October 2, 2022

You’re the Boss: Yowie: Will This Start-Up Survive?

Jay (right) and Jame Snider, founders of Yowie: J. Emilio Flores for The New York TimesJay (right) and Jamie Snider, founders of Yowie: “It’s in my genes.”


The adventure of new ventures.

This is the first in a series of quick profiles of start-up companies. The Small Business Administration has found that about half of new businesses survive five years. Will this be one of the survivors?

Business: Yowie, established in July 2010, is a Web service that connects performers and fans through live video chat. (A “yowie” is Australia’s version of a yeti, a k a Bigfoot.)

Employees: Nine full time.

Location: Santa Monica, Calif.

Founders: Jay Snider, 53, is the former president of the Philadelphia Flyers hockey team and the founder of SpectaGuard, a security company he created at age 22 and sold in 1998. To start Yowie, he teamed up with his son, Jamie Snider, 26, and two MySpace alumni, Frank Orozco and Carlos Montes.

Pitch: There are already lots of services for streaming entertainment in real time. Yowie wants to do them one better, letting audiences interact with their favorite artists in a setting that allows fans to watch live performances and queue up to chat with entertainers via Web cams.

“The idea of providing a platform for talent, a microphone, is in the blood,” said Jay Snider, whose father founded the Philadelphia Flyers and who grew up working summer jobs at the arena where the Flyers and many performing acts played. “It’s in my genes.”

Traction: So far, Yowie has collaborated with heavy hitters like Disney, DreamWorks and Comedy Central to present a roster of guests including the comedians Amy Poehler and Reggie Watts, the rock band the Melvins and Dianna Agron of “Glee.” On April 13, Ashley Tisdale of “High School Musical” drew about 10,000 visitors — about 2,000 logged in at any one time — over the course of a 15-minute show, making it Yowie’s largest event to date.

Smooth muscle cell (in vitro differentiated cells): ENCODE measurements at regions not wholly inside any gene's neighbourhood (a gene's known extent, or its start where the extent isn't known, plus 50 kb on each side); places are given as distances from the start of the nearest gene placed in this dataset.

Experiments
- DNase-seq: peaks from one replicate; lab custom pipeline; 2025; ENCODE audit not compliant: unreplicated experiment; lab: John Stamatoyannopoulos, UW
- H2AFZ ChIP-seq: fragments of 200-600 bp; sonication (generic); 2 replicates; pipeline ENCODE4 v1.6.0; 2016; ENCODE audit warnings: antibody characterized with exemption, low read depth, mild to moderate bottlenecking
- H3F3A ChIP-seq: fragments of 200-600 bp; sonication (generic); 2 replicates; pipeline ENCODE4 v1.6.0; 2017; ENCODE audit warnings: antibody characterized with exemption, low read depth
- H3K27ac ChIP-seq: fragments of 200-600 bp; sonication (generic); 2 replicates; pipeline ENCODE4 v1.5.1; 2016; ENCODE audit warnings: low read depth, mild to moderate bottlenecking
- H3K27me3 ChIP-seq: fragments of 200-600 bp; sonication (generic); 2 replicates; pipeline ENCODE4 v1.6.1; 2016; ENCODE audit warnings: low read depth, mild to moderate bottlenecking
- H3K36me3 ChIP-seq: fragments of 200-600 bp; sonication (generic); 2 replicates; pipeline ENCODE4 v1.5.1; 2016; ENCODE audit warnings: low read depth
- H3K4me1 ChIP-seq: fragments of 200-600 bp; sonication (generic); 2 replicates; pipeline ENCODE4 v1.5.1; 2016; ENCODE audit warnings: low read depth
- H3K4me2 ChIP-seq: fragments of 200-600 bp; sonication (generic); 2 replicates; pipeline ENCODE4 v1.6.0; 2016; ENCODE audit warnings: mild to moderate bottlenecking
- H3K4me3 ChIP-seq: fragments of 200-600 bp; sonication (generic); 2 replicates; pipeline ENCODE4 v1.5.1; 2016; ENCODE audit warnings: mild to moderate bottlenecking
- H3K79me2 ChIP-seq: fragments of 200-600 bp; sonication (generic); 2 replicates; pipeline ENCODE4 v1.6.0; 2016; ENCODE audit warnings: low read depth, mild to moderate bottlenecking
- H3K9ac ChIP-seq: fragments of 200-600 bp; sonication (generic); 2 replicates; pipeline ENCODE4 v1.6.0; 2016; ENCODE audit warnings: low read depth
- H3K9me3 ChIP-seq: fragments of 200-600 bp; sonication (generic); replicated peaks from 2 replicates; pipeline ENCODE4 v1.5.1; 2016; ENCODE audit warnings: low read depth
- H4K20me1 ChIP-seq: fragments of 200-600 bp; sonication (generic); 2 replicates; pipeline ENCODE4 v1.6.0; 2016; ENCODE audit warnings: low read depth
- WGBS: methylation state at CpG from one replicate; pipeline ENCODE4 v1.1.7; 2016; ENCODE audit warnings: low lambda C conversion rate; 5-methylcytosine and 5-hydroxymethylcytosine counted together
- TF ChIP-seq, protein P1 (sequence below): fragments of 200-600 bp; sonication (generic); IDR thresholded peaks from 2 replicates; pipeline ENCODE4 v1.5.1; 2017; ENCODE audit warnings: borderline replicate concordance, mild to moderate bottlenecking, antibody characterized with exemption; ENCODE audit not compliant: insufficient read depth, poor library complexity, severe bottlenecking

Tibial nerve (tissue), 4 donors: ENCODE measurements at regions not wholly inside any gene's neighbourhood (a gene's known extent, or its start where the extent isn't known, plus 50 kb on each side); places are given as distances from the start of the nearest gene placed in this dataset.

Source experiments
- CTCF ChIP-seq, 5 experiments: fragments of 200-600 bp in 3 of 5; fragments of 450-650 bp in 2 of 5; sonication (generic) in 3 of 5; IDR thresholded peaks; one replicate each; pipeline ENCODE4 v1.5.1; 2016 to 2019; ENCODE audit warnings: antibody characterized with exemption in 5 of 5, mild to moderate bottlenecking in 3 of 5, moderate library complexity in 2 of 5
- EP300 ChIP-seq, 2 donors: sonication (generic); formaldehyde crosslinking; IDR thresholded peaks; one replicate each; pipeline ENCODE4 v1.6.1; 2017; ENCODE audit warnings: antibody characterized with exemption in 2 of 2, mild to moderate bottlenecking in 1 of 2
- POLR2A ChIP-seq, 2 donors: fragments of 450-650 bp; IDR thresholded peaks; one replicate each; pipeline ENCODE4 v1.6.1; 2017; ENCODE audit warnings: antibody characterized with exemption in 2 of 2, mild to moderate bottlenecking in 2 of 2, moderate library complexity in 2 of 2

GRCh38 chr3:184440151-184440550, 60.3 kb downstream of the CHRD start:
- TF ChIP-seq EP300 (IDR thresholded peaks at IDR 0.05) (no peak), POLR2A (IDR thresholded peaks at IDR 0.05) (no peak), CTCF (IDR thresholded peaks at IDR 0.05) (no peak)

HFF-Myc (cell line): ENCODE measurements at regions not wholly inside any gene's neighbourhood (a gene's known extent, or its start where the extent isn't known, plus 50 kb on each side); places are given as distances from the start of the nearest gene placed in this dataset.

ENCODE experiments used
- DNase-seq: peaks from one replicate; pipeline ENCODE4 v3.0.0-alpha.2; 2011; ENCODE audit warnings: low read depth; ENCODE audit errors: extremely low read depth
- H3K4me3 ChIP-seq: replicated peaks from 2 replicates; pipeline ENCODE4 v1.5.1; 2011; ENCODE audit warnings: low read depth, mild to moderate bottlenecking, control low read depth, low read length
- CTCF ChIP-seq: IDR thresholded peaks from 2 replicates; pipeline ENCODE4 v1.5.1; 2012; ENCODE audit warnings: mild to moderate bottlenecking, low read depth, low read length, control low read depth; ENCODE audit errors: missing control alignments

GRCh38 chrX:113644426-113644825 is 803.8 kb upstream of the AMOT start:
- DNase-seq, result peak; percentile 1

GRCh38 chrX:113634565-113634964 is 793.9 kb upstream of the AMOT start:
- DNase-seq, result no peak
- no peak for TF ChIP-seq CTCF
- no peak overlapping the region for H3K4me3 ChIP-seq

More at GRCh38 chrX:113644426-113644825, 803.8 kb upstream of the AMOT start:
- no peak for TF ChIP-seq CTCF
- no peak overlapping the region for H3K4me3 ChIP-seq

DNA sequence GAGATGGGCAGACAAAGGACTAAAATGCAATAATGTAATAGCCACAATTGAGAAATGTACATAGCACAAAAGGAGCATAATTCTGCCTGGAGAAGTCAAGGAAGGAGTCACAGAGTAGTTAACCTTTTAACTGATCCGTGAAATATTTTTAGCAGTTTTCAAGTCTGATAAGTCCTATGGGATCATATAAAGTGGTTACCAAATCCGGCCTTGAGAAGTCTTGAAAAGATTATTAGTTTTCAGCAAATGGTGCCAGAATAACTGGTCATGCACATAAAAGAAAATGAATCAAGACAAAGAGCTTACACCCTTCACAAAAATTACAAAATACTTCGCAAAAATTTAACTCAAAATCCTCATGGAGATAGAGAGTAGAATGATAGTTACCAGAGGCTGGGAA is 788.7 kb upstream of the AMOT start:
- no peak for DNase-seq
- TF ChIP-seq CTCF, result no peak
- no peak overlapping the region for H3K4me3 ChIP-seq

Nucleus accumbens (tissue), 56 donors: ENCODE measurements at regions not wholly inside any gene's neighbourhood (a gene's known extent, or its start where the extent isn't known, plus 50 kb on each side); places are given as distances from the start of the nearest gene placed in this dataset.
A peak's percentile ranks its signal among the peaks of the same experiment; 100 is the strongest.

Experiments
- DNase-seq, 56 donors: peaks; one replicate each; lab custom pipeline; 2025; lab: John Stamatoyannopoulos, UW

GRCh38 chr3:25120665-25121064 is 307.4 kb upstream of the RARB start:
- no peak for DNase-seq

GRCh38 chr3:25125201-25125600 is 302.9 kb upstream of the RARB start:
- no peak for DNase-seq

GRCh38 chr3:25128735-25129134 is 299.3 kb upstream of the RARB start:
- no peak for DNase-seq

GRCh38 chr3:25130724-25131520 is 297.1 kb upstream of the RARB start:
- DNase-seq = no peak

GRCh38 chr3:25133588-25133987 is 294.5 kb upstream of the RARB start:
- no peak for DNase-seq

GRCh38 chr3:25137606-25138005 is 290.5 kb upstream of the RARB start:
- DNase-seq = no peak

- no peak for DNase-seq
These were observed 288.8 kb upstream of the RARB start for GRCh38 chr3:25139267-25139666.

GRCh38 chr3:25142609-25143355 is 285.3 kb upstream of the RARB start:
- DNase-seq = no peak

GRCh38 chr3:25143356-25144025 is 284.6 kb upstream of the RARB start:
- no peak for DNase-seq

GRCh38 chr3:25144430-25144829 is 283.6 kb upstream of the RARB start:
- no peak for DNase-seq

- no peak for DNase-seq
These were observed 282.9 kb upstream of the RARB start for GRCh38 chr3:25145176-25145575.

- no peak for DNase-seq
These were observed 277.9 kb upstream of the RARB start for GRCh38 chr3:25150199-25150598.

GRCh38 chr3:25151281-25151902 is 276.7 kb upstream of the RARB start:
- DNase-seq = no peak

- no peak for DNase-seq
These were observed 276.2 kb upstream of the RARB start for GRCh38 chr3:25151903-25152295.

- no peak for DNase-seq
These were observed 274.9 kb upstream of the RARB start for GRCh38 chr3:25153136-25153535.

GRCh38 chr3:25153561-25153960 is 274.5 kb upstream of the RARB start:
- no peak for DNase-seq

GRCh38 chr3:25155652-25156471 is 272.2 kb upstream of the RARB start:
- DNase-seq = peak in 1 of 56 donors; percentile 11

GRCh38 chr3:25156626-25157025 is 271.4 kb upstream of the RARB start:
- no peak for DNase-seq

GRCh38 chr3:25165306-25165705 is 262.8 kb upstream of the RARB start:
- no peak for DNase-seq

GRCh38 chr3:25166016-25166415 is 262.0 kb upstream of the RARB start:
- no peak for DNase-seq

Revenue: Yowie has yet to develop a revenue stream but plans to charge its larger clients, most of whom embed Yowie’s live video sessions on their own Web sites. “We expect that line to be crossed later this month,” Mr. Snider said, adding that he is actively engaged in contract discussions with a major network that he declined to name.

Other strategies include creating genre-based entertainment channels on Yowie’s home page that are open to sponsorship, and charging affiliate fees to let entertainers sell merchandise, from MP3 downloads to T-shirts and concert tickets, through the site.

Financing: So far, $2.1 million has been invested, most of it from Mr. Snider himself, along with an early-stage investment from Jon Powell, the president of Kravco, a real estate development company in King of Prussia, Pa. Mr. Snider hopes to raise more cash from either venture capitalists or strategic investors who will bring both dollars and content.

Marketing: Yowie advertises on Facebook. The company’s two associate producers blog about coming shows. And whenever large clients, such as Disney, embed Yowie’s services on their own, well-trafficked Web sites, it helps get the word out. Four weeks ago, Yowie hired a digital marketing expert. So far, he’s “looking at competition and positioning, developing a strategy,” Mr. Snider said. “We want to spread the word with an organized viral approach, and he’s the first person we’ve had on board to focus on that.”

Competition: Two other video chat services are vying for the limelight. Tinychat, based in Glen Cove, N.Y., has financing from Ashton Kutcher and the rapper Sean Combs, both of whom have used the site to hobnob with fans. And Vokle, which happens to be based a few miles away from Yowie in Santa Monica, has hosted events with Al Gore and Weird Al Yankovic.

Challenge: “I think the biggest challenge is getting viral user growth,” Mr. Snider said. “Users, for us, are the people who start the event and are the content providers.”

Now’s your chance to weigh in. How can Mr. Snider ensure that repeat users aren’t as elusive as a yeti?

Article source: http://feeds.nytimes.com/click.phdo?i=857d95617ce941d31c2cfbc4cd0479e5

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